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  • it May rain

    In winter it certainly may. More than May. So it's strange that A Bhealtuinn bhailceach May floods is lumped in with good stuff.
    A Bhealtuinn mhaioneach productive May, B bhaineach milk-producing M, B gruthach curd-producing M, B mhaolisleach roe-deer-producing M, B shlamanach curd-producing M, B uanach lamb-producing, B uachdarach cream-producing M , B mhiosganach butter-making M.
    So this is leaning towards religion and language. What's good about floods at Beltane unless there was a link with some deity ? But who wants more rain north from Spain?
    So does it seem to you that bhailceach is a foreign influence which sits uncomfortably in the British isles ?

  • #2
    Answer : yes.
    As Bhel "light" is the deity of Beltane the producer of milk, butter, lambs and deer , then balkr would also be a product. The theme may be rain > flood> sea-waves.

    Beltane is both Bealtainn "light.dwelling" and Bealtuinn "light. sea-waves".

    tainn : dwelling.= tuin


    tuinn : sea-waves, swell.

    The odd combination of ' light ' and ' water' is seen in Norse ljosalfar "light elves" which include wateraelfen, saeaelfen. Gaelic luspardan "elf" <lugh "little" , Sanskrit lagha "light", *leg-us "little", spiorad "spirit".

    But elves are not high-myth gods. And balkr "rain" is not a normal IE form of *bal.

    Then balkr / bailc seems to be just a Bhel-product like milk and lambs but with an elf component of light and water and using an abnormal term. It's like forcing a suitcase over-full with too many items.

    So then balkr is perhaps Baal fertility rain-god from Marseilles who was known in the tin-import trade across from Dover to Calais and south. The Hjortspring and Nydam Mose boats of Denmark may indicate viking voyages to Calais and an elf-spirit / epithet baal , influenced by balkr "strong".

    Maybe it was an ambivalent and derogatory term from a foreign deity and his unwelcome storms which compelled deference. The connection with seized wealth from viking trips could add to balkr as a sea-sprite. Baal would have no impact on Brythonic tribes and is absent there.

    I think viking started earlier than the conventional dates.

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    • #3
      ( opens bottle and starts mumbling)..
      On the other hand, bealtuinn "sea waves" also has the sense of "billow, trough , swell". Maybe the water is a solid , fixed shape and mass as in tuinn "fixed, solid, dwelling". Taine "agreement" could be the same thing.
      But hills and valleys aren't tuinn so the water link remains.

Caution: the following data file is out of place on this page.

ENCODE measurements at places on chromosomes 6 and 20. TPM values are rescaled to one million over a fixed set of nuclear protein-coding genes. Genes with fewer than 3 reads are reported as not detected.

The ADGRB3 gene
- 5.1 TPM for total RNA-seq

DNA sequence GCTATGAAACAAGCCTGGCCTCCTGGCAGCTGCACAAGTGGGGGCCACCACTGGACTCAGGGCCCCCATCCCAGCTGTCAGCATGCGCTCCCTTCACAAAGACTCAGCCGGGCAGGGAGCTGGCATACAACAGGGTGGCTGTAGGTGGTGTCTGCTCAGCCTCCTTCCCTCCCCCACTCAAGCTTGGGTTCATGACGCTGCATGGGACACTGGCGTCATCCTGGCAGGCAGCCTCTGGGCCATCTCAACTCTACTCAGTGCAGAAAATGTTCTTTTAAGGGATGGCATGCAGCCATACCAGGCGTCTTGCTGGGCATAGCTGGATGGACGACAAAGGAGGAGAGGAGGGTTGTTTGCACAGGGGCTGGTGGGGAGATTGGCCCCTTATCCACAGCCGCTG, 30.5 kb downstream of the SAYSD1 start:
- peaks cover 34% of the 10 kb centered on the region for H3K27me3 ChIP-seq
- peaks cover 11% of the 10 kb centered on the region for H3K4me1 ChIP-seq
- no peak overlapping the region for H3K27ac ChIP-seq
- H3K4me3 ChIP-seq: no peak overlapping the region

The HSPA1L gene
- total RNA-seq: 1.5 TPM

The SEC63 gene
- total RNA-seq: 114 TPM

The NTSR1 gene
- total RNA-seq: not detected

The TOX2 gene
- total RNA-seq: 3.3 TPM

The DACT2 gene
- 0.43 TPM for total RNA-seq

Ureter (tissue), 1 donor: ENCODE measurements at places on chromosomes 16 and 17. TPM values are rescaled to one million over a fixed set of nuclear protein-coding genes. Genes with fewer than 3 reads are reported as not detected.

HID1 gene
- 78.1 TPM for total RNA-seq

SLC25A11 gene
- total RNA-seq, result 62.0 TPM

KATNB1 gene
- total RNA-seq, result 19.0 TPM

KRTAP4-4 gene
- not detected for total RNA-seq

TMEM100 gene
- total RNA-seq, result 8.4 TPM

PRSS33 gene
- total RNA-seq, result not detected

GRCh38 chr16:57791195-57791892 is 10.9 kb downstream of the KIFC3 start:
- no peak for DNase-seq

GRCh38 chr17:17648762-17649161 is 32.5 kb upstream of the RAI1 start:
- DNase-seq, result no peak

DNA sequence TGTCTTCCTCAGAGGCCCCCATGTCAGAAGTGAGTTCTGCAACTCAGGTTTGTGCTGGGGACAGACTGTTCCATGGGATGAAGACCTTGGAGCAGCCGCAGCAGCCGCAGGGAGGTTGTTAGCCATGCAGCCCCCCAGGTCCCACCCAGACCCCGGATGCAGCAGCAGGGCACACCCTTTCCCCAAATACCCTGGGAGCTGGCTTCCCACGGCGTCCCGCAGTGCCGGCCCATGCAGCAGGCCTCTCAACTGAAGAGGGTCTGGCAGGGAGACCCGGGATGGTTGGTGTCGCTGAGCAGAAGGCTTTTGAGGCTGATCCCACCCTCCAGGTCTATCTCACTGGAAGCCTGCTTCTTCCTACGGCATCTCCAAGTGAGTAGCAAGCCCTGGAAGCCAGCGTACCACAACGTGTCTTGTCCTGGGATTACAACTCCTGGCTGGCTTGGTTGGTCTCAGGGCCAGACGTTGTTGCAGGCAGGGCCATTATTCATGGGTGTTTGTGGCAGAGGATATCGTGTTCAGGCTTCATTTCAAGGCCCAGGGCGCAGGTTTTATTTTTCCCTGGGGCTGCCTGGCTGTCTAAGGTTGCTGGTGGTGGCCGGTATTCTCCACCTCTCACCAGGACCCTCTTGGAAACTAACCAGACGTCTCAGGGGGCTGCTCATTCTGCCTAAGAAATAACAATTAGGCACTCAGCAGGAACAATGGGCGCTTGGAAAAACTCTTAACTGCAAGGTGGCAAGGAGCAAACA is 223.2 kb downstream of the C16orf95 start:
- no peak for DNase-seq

So that's back to the start.
      &#)^&
      chucks bottle

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      • #4
        tuineadh *to-nes-, root nes as in c˛mhnuidh
        a dwelling, a tarrying, , Early Irish comnaide, a waiting, delay, dwell; Sanskrit nas, join any one.
        nes- IE to unite; be concealed .

        This is a verb of movement as in a date, a new month but not a hill or mountain. A solid sea-wave then is not as set as land is.
        Thank you and goodbye.

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        • #5
          ( dead silence. door quietly opens. faint tapping sound ..)
          Bailc "storm" is evidently from Old Norse balkr "storm" which is not from the European root *bal- "strong". It may be from Semitic baal
          and Lebanese baal "rainwater" as in Baal Zaphon a storm god of Carthage of Phoenicians.
          Near Hadrian's Wall there was found an inscription , by a Nth African prefect of a cohort , about the goddess of Hierapolis, Syria where Baal gods were known. Soldiers and sailors sought protection of Baal.

          There was a Syrian trading community in 3rd century on the Rhone river which would connect them with the Seine river-transport of Cornish tin to Marseilles. The Marseilles Tariff stone is evidently from the Baal Zaphon temple at Carthage and this Baal is 1 of 3 Baal gods of storms, as recorded at Tyre.
          There are several discoveries of longboats from Dover, Norfolk and Denmark which have the style of Viking boats. A rebuilt Danish boat of 400 CE design was tested and can be paddled faster than standard Viking boats. Germanic "buccaneers" of 3rd century caused Rome to use a Classis Brittanicus "British Fleet" based at Boulogne to suppress piracy.

          Gaelic bailc "storm" is not known in Wales-England and evidently from Vikings and the perils of sea-storms.

          So the Hadrian wall inscription may record the extension of the god Baal to Britain as embedded in Gaelic.

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